Mr Dickmann managed to escape the crocodile’s jaws after poking it in the eye. PHOTO: Adam Britton/Big Gecko
Mr Dickmann managed to escape the crocodile’s jaws after poking it in the eye. PHOTO: Adam Britton/Big Gecko

Crocodile attack victim tells of incredible escape

OFF-duty ranger Craig Dickmann told how he "poked the eyes" of a large saltwater crocodile to free himself from its jaws in a death-defying attack on Cape York.

The 54-year-old had gone fly-fishing alone at remote Captain Billy Landing on Sunday when a 2.5m crocodile lunged out of the water and latched onto his leg.

Mr Dickmann, an experienced bushman, jammed down with his right hand to tear apart the jaws as the reptile clamped down on his leg.

It snapped its jaws open, releasing his leg, but trapped his hand and arm in its fearsome maw.

He told how, in desperation, he poked the deadly predator in the eyes with his free hand.

Mr Dickmann managed to escape the crocodile’s jaws after poking it in the eye. PHOTO: Adam Britton/Big Gecko
Mr Dickmann managed to escape the crocodile’s jaws after poking it in the eye. PHOTO: Adam Britton/Big Gecko

It was enough to distract the animal, allow him to tear free from its jaws, get away, and live to tell the tale.

Mr Dickmann, wounded and bleeding, then drove himself an hour back to Heathlands ranger station, radioed a neighbour for help, and was driven another hour to Bramwell Station airstrip.

 

 

"Craig was in good spirits,'' Bramwell Station tourist park manager Ken Godfrey said of the incident, 900km north of Cairns, on Sunday at about 4pm. "Not too many blokes can say they've been in the jaws of a croc and survived.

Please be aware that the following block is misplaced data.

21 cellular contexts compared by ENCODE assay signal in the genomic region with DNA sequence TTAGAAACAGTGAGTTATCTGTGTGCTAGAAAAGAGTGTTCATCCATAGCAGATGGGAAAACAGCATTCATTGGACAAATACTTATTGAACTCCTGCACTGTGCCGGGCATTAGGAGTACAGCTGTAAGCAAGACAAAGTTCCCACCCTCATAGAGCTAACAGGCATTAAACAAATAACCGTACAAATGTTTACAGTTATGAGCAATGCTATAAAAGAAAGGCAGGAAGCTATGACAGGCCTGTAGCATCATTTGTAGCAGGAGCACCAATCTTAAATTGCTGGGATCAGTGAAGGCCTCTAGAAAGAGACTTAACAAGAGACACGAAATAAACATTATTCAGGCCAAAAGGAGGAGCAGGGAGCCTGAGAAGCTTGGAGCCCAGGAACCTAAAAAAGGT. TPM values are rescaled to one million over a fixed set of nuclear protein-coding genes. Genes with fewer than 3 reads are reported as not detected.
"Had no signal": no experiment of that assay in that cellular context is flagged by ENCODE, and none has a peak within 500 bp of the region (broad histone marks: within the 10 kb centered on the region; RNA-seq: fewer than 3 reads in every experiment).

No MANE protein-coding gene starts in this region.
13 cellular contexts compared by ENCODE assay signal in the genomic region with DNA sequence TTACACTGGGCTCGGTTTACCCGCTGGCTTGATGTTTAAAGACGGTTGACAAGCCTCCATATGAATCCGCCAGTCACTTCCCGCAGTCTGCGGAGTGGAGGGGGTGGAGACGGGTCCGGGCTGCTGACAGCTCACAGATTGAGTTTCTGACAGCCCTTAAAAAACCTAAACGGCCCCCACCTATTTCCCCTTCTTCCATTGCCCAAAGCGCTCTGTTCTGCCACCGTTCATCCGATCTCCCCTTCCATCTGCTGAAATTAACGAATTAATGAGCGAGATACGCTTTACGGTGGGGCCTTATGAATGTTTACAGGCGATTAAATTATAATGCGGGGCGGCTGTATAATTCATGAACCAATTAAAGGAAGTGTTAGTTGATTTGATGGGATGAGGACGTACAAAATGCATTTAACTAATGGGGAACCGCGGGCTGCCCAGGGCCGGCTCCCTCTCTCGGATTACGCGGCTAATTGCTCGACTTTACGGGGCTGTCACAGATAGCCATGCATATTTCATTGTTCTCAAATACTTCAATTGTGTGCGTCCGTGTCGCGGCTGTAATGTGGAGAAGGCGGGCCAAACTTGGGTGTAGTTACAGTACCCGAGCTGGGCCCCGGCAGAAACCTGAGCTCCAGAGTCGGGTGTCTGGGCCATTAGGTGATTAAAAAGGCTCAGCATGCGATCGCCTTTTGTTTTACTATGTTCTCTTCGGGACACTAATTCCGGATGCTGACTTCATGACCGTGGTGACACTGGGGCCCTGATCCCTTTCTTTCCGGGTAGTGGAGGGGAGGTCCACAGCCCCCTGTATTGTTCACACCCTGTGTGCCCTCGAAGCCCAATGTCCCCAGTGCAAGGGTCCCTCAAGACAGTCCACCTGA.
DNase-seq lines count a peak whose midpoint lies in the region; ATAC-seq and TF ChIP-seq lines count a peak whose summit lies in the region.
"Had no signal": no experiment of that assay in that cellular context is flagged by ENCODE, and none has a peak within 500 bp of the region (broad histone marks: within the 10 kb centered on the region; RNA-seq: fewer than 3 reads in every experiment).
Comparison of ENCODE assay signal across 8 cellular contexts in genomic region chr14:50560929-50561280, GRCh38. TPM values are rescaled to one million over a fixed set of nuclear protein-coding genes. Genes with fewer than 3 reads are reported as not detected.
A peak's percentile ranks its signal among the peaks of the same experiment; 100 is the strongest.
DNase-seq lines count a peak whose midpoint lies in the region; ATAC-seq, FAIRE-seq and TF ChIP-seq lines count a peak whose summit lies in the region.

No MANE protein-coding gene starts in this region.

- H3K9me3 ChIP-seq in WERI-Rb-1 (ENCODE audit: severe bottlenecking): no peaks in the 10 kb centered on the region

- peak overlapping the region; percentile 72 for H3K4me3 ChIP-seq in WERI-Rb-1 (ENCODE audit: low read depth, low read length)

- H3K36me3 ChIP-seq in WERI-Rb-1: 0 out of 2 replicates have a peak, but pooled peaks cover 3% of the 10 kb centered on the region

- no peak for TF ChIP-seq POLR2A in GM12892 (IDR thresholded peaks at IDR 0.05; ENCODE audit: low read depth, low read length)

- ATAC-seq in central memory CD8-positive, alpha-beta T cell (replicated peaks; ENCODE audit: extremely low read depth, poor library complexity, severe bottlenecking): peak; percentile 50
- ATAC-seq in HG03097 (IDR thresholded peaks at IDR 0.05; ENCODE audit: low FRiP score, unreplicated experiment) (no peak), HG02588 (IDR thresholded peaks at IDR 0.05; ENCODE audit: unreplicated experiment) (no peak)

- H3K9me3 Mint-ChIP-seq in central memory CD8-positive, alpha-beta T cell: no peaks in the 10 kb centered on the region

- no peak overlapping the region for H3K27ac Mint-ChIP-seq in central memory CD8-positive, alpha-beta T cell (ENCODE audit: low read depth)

"Craig was joking that he'd have the scars to prove it.

"He told how he poked it in the eyes to make it let him go, thankfully it worked.''

Mr Godfrey helped clear the airstrip and load the croc attack victim onto a Royal Flying Doctor Service flight to Cairns Hospital about 8pm Sunday night.

"He's very lucky to be alive, there are a lot of crocodiles in that area. It is monster crocodile country, the whole of the Cape is full of crocs.

"I guess he's lucky this was not a big one, but big enough to do some serious damage.''

Mr Dickmann is expected to undergo surgery to hand, thigh and arm injuries after he fought off the crocodile.

 

 

His friends, workmates and family were last night with him in a hospital bedside vigil.

"Very, very fortunate patient,'' Superintendent Warren Martin, of the Torres and Cape Ambulance Service, said.

"There wouldn't be too many people in Cape York who could say they have had an interaction with a crocodile like this and still be talking about it."

Wildlife officers are at the beachside camp site, empty because of the end of tourist season on the Cape, to identify and remove crocodiles displaying dangerous behaviour.

"Be aware crocs also swim in the ocean and be extra cautious around water at night," an Environment Department statement said.

"Stand back from the water's edge when fishing and don't wade in to retrieve a lure,'' it said.

"Never provoke, harass or feed crocs.''